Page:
Spiders, Pacific Northwest
Ground wolf spiders are swift-running ground dwellers. They abound in both bush and garden. Grass lawns are especially favored for their nesting and hunting activities.
These spiders vary considerably in size, according to the species concerned – some are quite large, while others are much smaller. There are many varieties, but all are brown & grey to solid brown, with spots along the back of the hind body or abdomen. The fore body is marked with a pattern of radiating lines.
Ground wolf spiders can excavate burrows in soil to a depth of a 30 cm or more. The entrance may be left open to the sky, & merely lined with a few silken strands. A few species construct true trap doors with disc-like lids, that are loose & unhinged, and can be opened & closed at will.
Prey is captured by the superior speed of the huntress, who runs her victims down. Or she may lie in wait at the burrow’s entrance, peering over its rim, ready to spring out upon some hapless passer by.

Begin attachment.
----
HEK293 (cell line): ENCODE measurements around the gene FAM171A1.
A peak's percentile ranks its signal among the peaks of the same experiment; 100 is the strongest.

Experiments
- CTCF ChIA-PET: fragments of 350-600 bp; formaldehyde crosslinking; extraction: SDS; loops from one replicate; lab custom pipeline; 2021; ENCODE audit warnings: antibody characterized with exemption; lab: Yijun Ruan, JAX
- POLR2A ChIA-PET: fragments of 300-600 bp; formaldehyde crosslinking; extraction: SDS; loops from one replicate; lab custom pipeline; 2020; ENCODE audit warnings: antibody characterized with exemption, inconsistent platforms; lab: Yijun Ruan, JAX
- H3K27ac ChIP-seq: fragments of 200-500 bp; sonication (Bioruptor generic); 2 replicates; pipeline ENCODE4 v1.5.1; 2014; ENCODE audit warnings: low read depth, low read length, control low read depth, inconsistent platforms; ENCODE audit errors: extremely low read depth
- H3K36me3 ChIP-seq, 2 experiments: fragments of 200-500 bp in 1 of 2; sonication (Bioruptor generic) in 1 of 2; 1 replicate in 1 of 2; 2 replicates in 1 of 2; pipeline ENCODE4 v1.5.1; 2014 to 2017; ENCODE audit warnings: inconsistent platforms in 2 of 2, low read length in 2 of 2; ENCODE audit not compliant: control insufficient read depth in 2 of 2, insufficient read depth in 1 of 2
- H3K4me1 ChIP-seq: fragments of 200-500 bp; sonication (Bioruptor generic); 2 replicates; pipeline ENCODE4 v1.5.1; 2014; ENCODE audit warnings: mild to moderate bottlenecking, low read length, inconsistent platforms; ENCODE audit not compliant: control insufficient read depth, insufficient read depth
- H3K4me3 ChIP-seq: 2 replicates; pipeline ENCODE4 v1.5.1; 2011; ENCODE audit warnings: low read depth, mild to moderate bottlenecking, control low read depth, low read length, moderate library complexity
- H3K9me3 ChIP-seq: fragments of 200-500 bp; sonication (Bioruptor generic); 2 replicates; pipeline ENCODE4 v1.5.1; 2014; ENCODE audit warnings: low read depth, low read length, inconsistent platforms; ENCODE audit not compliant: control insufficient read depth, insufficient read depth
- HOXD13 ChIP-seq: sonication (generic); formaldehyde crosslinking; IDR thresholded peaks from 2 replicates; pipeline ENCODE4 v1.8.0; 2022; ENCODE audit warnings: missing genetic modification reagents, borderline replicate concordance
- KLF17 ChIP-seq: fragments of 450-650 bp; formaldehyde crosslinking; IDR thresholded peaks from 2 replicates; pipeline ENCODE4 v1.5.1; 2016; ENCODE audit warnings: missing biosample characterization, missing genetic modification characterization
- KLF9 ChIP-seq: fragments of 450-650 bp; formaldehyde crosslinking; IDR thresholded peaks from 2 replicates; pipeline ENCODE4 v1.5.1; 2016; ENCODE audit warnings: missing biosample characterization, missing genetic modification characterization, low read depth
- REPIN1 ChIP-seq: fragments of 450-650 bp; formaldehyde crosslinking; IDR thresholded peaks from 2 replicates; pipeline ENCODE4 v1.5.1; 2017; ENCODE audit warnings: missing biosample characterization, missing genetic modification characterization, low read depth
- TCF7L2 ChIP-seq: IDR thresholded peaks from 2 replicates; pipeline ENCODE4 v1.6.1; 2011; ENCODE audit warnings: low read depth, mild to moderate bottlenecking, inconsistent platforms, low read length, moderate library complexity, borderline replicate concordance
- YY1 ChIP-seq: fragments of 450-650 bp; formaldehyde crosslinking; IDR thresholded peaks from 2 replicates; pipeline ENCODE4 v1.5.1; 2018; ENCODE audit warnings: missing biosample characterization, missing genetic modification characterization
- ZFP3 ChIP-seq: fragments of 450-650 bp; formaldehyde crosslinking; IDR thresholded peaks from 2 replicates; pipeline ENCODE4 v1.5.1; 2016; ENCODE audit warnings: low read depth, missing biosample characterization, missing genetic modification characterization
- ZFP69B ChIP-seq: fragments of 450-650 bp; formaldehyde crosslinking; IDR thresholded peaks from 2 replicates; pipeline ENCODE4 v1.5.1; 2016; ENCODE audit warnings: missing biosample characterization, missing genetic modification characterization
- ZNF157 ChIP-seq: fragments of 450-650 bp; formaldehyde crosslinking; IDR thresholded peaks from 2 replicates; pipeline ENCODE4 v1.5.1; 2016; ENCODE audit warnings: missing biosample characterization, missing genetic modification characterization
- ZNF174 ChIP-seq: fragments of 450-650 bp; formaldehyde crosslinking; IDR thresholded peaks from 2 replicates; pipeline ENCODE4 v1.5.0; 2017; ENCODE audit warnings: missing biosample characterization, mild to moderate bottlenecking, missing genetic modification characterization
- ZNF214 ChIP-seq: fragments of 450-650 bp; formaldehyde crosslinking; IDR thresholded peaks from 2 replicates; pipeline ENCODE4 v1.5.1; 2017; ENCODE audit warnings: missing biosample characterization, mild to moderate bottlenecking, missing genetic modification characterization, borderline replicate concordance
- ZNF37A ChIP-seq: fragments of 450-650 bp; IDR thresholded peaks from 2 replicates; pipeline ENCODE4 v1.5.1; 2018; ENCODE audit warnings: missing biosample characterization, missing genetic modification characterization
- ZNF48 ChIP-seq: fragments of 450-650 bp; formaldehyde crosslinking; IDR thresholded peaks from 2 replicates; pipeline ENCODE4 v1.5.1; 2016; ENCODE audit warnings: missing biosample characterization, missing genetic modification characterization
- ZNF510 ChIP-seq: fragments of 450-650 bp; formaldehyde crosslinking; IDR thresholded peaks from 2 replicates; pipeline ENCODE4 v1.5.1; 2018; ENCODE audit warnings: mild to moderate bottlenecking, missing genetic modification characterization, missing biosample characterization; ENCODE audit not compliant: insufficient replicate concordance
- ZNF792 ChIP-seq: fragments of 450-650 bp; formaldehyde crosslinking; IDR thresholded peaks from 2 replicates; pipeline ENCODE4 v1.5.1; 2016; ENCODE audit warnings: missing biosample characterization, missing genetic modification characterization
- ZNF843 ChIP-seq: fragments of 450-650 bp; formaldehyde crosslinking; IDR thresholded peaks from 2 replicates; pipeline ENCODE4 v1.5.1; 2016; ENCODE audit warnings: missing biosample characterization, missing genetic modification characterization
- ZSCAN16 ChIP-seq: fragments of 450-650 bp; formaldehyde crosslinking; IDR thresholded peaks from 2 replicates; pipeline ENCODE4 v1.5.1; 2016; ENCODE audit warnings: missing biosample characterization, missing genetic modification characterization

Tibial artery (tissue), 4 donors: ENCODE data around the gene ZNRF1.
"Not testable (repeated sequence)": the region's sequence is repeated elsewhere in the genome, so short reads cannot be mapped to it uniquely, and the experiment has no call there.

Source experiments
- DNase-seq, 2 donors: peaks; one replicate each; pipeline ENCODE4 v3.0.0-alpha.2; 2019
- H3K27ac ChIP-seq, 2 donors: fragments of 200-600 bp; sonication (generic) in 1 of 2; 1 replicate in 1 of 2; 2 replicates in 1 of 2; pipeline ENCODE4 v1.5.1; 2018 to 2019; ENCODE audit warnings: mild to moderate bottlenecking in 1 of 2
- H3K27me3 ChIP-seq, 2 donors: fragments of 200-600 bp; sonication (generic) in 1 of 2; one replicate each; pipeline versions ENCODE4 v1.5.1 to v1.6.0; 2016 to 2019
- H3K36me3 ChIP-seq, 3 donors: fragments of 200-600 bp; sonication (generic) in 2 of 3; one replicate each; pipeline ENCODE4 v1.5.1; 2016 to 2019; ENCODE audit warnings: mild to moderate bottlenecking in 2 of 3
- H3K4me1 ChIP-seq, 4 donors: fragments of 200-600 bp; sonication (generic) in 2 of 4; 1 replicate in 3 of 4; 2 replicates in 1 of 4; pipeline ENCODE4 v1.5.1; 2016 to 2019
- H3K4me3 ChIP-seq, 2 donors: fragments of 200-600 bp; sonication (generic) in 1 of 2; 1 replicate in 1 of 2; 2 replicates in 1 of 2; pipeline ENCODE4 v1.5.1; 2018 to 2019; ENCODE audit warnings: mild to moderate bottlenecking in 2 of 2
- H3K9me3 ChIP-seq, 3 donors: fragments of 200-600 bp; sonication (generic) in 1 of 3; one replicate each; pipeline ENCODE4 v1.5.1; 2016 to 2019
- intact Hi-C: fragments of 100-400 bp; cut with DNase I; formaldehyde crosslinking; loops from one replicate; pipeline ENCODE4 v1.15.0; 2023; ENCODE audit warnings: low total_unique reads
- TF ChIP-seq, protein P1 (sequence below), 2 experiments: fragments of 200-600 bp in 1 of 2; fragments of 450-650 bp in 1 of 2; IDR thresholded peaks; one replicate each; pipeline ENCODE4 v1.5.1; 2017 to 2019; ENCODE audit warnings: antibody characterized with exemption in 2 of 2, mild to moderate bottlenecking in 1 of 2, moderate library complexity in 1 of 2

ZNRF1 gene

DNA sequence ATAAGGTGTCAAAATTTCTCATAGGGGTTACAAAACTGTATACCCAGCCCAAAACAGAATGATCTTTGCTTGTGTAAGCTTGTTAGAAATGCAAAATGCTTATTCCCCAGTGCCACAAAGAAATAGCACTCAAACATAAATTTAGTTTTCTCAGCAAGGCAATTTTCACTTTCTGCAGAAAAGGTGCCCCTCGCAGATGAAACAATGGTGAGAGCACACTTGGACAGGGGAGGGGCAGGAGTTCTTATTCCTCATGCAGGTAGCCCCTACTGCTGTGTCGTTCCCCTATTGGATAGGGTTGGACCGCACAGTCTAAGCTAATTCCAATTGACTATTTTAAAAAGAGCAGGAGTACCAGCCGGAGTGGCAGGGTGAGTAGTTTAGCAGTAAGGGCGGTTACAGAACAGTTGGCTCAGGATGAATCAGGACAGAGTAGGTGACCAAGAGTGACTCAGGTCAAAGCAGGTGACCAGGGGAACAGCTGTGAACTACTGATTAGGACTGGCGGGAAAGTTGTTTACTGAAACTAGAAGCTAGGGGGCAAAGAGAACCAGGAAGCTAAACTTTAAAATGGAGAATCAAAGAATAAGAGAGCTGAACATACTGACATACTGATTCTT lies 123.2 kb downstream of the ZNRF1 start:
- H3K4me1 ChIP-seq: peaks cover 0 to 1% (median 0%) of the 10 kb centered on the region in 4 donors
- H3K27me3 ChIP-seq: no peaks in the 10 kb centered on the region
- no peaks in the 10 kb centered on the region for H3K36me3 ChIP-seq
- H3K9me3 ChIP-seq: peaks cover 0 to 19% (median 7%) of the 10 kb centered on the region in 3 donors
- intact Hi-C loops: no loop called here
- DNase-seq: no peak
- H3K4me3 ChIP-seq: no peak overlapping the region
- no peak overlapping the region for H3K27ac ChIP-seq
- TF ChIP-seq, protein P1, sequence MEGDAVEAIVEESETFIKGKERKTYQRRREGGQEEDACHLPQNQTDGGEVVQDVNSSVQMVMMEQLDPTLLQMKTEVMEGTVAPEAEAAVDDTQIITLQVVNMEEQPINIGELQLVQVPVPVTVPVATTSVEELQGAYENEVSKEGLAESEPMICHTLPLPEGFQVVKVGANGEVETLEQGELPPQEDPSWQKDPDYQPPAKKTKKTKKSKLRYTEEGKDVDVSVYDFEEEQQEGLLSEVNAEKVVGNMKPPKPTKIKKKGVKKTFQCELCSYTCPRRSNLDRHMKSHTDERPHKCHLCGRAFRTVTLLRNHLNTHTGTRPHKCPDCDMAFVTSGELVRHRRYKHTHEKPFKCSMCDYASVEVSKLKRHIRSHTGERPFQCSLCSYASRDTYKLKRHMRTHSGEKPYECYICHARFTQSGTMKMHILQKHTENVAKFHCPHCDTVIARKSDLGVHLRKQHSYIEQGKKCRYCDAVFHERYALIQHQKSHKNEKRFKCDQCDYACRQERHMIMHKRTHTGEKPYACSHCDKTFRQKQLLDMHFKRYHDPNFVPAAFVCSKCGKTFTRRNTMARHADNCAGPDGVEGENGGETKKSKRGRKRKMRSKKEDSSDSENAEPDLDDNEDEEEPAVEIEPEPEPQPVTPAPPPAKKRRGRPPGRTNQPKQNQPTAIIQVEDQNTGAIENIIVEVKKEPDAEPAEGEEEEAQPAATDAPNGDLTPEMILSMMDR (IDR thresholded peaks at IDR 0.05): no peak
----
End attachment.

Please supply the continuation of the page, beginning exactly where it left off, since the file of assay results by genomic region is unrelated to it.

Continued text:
A devoted mother, the ground wolf spider encloses her eggs in a rounded silken sac. With the egg sac firmly attached to her spinnerets, she trundles her eggs about wherever she goes, and will not be parted from them except by force.
At home, she may sometimes be seen in the tunnel entrance, head resting downwards, holding the sac aloft in her hind legs, and turning it slowly, over & over, so that every part is thoroughly warmed by the sun’s rays.
When the eggs hatch, spiderlings burst from their sac, swarm out & climb upon their mother’s back, covering her almost completely with a shaggy, living cloak. Sustained apparently, by reserves of food from within the eggs, spiderlings remain with her for a considerable time, without feeding.
Eventually, they leave the safety of parental protection, and disperse, each finding its own way in the world.